Some Alternate Borders for North America

I’d just like to share a little scenario I dreamed up recently: what if the borders of the United States circa the War of 1812 were never adjusted much? In particular, what if the Mississippi River watershed boundary from the original Louisiana Purchase remained in place, and was never simplified to the 49th parallel (in the case of the border with British North America) or the “step boundary” (in the case of the border with Spain)?

Sure, demarcating watershed lines is tougher, but if American diplomacy was less successful or there was less interest in simplifying the border the answer to the surveyors may well be “tough!” in some other timeline. In northern Minnesota and northern Maine there were other disputes, but for the purposes of my map I suppose they’re settled more or less the same as they were in real life, perhaps at a much later date.

One interesting effect of this boundary is that British North America takes in a significant chunk of what became American real estate: specifically the valley of the Red River of the North, centered around Fargo and Grand Forks. Eastern North Dakota and western Minnesota become British, later perhaps Canadian, assuming a Canada even forms in this timeline (let’s assume it does).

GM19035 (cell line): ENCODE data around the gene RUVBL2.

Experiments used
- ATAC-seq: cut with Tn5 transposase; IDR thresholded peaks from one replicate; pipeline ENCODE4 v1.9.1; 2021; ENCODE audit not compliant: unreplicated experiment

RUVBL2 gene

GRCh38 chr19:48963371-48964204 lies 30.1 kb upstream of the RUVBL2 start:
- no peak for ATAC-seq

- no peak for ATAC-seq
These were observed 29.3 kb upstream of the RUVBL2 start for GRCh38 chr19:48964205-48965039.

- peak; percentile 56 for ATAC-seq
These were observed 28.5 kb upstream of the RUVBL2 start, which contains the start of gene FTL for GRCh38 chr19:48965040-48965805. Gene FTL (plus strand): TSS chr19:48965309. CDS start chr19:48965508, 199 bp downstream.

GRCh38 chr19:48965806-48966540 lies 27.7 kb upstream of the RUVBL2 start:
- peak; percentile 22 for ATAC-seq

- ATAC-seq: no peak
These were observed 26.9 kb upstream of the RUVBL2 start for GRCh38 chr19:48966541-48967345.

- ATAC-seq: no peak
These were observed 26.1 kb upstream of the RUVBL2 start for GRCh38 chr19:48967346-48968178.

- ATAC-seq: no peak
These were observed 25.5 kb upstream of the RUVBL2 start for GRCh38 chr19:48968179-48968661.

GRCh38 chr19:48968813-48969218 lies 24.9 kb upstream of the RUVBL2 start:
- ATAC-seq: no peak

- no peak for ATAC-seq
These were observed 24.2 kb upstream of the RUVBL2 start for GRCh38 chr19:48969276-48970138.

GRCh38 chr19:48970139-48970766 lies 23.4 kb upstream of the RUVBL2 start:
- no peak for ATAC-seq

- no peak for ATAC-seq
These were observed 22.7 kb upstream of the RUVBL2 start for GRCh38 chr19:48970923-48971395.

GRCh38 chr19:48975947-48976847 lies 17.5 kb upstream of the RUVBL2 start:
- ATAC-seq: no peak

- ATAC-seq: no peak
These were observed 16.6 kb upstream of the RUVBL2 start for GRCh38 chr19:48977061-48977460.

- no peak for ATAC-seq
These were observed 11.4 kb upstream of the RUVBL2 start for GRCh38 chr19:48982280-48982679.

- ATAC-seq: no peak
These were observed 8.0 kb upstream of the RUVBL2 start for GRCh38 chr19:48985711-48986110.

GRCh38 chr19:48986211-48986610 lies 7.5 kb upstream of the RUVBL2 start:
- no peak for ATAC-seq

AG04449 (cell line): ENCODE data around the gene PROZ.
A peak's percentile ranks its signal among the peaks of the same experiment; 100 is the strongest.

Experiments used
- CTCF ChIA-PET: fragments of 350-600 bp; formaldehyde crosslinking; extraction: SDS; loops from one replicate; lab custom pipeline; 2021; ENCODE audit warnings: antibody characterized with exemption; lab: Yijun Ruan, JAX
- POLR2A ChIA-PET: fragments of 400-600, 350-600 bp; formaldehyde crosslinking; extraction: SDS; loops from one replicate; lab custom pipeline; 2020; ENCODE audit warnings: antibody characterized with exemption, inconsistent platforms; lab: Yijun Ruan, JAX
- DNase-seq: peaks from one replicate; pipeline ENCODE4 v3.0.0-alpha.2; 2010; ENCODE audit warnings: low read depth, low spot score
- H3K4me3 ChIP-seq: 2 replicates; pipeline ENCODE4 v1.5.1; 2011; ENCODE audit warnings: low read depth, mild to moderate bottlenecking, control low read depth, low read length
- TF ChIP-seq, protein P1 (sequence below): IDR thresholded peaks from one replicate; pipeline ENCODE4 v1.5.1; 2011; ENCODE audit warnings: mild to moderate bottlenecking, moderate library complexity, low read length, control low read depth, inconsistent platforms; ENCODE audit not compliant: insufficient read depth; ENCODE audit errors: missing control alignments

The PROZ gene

On the flip side, portions of far southern Alberta and Saskatchewan become American, because the Mississippi River drainage basin extends that far north. The boundary crosses over again into what’s now American territory as it approaches Triple Divide Peak, which serves as the northwesternmost corner of the United States under these borders.

Would the United States expand further west, as it did in real life? That was not preordained! Texas, notably, was independent for a time. What if it just stayed independent for the long haul? With this precedent, the Americans and British might be inclined to accept the Oregon Country becoming an independent republic, one united whole separate from either America or Britain, as opposed to being partitioned between the two, as was the case in real life.

This scenario isn’t nearly as far-fetched as it might seem. None other than Thomas Jefferson supposed that Fort Astoria was “the germ of a great, free, and independent empire on that side of our continent, and that liberty and self-government spreading from that as well as from this side, will insure their complete establishment over the whole.” And it wasn’t just Jefferson saying this. Mainstream opinion as late as the 1820s in America seemed to envisage that the sections of the continent west of the Great Divide would be separate entities from the United States. Independence for the Oregon Country was a mainstream concept in the region itself through around the time of the Civil War!

With the precedent of an independent Texas, this scenario coming to life is all the more likely. With the precedent also of the watershed lines from the Louisiana purchase, I use watershed boundaries on my map for independent Oregon. Mormons may well become active during this period, and settle Utah as well as other sections of the Great Basin and the Colorado’s watershed. The combined wholes of both of these hydrographic regions become the boundaries of the Holy State of Deseret, south of Oregon and west of the United States. California breaks off from Mexico too, flying the Bear Flag from the Sierra Crest to the Pacific Coast, from the Klamath Basin to Los Cabos, coming in as yet another free and independent republic in the Empire of Liberty.